AUGUSTA — Republican lawmakers criticized Gov. Janet Mills on Thursday for not dedicating more of her supplemental budget proposal to funding to transportation projects.

They said they will announce their own transportation funding plan next week, including a proposal to channel as much as $200 million a year from the state’s general fund budget toward state highway and bridge construction and repair.

A big chunk of the funding under the Republican plan would be the redirection of about $160 million a year in taxes collected on the sale of new and used vehicles. The money now goes to the state’s general fund, but would be allocated specifically to the state’s highway fund under the Republican proposal.

The $126.7 million supplemental budget proposal that Mills, a Democrat, unveiled Monday channels $10 million to the Maine Department of Transportation’s highway fund. She noted that the cost of getting the state’s roads back in good shape is closer to $300 million a year.

Her budget proposal, which depends largely on surplus tax revenue, also recommends borrowing $100 million for transportation with a bond issue that would need two-thirds support of the Legislature and statewide voter approval. That would add to the state’s overall debt.

“I was very disappointed when I saw the supplemental budget, out of $126 million – only $10 million for roads?” Sen. Brad Farrin, R-Norridgewock, said, noting the figure came from the Mills’ administration less than a year after DOT officials expressed concern that road repair and construction projects that were already planned were costing far more than anticipated.


Farrin is a member of a special bipartisan Blue Ribbon Commission to Study and Recommend Funding Solutions for the State’s Transportation System that was created last summer. He said the commission has considered all funding options, including an increase to the state’s 30-cents-per-gallon gas tax. That idea has been anathema to conservative lawmakers in his own caucus and to some Democrats as well.

Lawmakers also expressed concern that Mills made her proposal on highway funding before the commission had offered its final recommendations.

Farrin believes solving the problem of underfunded roads requires using more surplus revenue, a gas tax and directing more general fund money to DOT. “Kind of three legs of the stool,” he said. “And the governor, in my opinion, has pulled out one of the legs of that stool.”

Others on the commission, including Sen. Bill Diamond, D-Windham, said they understand their colleagues’ frustration, but they also note that Mills is the first governor in recent history to propose using any general fund money at all for highway construction. Diamond said he believed lawmakers would have the opportunity to possibly increase the $10 million offered by Mills in her supplemental budget, calling the governor’s proposal an “opening bid of sorts.”

Maine’s $675 million annual highway budget is roughly $232 million lower than it should be to meet the backlog of maintenance, repair and replacement projects, the Department of Transportation says. That shortfall has persisted despite a recent practice of offsetting it with a yearly $100 million bond package.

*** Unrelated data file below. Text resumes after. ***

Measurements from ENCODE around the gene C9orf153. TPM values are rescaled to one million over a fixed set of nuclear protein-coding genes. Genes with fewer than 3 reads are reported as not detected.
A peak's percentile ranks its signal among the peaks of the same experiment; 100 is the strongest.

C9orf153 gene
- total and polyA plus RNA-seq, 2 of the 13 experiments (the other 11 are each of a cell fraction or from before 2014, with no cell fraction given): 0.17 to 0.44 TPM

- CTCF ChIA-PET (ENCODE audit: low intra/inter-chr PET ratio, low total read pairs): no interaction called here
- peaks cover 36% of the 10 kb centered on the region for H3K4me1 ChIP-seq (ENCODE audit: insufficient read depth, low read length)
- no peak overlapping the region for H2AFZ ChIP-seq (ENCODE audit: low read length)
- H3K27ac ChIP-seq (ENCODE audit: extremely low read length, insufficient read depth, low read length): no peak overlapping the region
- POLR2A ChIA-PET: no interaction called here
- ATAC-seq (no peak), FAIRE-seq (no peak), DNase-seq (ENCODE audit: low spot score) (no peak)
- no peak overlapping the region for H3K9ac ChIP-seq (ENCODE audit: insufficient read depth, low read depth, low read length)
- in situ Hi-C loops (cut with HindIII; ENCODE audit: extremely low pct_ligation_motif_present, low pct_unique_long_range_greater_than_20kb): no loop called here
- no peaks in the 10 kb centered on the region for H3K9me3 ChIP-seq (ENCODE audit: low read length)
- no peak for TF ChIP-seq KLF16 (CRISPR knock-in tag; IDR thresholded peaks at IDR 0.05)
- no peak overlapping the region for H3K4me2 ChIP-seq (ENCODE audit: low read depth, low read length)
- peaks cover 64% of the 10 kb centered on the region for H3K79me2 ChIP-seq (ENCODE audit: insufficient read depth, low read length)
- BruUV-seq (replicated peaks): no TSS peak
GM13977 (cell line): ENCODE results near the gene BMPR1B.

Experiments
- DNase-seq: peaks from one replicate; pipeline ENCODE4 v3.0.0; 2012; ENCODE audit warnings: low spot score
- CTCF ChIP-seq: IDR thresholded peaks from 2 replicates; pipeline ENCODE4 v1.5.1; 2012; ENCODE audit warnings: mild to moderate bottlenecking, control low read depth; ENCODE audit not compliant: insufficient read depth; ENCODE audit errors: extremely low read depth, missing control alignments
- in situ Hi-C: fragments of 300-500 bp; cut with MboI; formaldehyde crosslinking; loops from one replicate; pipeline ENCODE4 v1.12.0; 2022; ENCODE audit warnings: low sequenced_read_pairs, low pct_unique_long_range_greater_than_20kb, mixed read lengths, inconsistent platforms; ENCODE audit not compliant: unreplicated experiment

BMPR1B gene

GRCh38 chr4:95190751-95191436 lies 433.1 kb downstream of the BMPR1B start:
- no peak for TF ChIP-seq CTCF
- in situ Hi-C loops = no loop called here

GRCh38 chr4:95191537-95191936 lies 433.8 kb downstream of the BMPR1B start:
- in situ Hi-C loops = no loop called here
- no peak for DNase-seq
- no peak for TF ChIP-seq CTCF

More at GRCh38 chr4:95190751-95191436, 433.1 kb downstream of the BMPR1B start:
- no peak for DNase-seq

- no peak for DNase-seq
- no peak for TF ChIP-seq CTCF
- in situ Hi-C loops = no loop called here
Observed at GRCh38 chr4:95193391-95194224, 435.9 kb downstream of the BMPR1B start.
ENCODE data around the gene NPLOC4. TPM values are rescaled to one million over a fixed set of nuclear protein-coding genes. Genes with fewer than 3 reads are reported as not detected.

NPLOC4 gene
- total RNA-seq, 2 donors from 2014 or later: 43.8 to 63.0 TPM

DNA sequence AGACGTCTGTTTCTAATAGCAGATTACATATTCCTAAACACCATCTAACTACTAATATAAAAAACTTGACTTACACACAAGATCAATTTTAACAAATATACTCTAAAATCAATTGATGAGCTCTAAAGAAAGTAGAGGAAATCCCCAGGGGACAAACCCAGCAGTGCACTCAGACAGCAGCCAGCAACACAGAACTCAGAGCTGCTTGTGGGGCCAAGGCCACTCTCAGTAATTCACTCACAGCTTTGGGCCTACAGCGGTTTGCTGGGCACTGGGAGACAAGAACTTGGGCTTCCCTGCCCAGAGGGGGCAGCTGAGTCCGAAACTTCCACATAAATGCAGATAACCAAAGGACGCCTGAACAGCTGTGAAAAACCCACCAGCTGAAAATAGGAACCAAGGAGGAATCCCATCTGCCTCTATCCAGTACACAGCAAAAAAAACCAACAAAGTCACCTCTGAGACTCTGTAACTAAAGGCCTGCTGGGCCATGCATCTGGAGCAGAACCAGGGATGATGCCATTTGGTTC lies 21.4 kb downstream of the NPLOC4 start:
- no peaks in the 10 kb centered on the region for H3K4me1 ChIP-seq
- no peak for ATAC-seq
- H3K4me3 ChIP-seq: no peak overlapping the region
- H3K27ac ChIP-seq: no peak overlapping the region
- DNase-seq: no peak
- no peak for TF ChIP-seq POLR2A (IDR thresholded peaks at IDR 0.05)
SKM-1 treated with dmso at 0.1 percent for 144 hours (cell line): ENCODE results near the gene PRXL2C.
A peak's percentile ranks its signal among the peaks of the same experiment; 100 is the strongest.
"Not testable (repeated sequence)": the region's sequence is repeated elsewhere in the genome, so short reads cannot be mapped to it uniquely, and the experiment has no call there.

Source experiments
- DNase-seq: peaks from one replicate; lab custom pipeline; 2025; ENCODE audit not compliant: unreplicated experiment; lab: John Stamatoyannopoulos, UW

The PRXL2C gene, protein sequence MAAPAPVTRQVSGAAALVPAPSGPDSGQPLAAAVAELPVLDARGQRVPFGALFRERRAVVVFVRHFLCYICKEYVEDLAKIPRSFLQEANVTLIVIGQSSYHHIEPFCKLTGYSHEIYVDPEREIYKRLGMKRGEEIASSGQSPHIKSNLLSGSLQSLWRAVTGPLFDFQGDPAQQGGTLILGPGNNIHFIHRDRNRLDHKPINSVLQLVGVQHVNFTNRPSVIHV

Assistant Senate Minority Leader Jeff Timberlake, R-Turner, believes the state has the revenue needed to fix and maintain its roads without going deeper into debt. Timberlake, a member of the Legislature’s budget-writing Appropriations and Financial Affairs Committee, said the state already spends between $50 million and $54 million a year on debt service for bonding bills previously approved by voters.


“If we take and restructure the budget, and take the sales tax from automobiles, we could basically stop the borrowing that we are doing for the roads every year,” Timberlake said. “It’s time we get our house in order and we cut back on the borrowing.”

Lindsay Crete, the governor’s spokeswoman, said Thursday that the governor had made clear her commitment to finding a viable funding solution for roads and bridges, including accepting the idea that some general fund revenues should be directed toward that effort.

Crete also noted that Mills’ predecessor, former Republican Gov. Paul LePage, and a Legislature controlled by Republicans in 2011, voted to decouple the state’s gas tax from the consumer price index. Analysts have estimated that shift has cost the state’s highway fund about $150 million since the change took effect in 2012, DOT spokesman Paul Merrill said.

“The governor is serious about fixing the roads, and, as she said in her State of the State, partisan posturing won’t get it done,” Crete said in an email to the Press Herald Thursday. “If Republicans want a sustainable funding solution, then they should stop holding press conferences and do the hard work of negotiating with their Democratic counterparts on the Blue Ribbon Commission.

“She looks forward to hearing their recommendations.”


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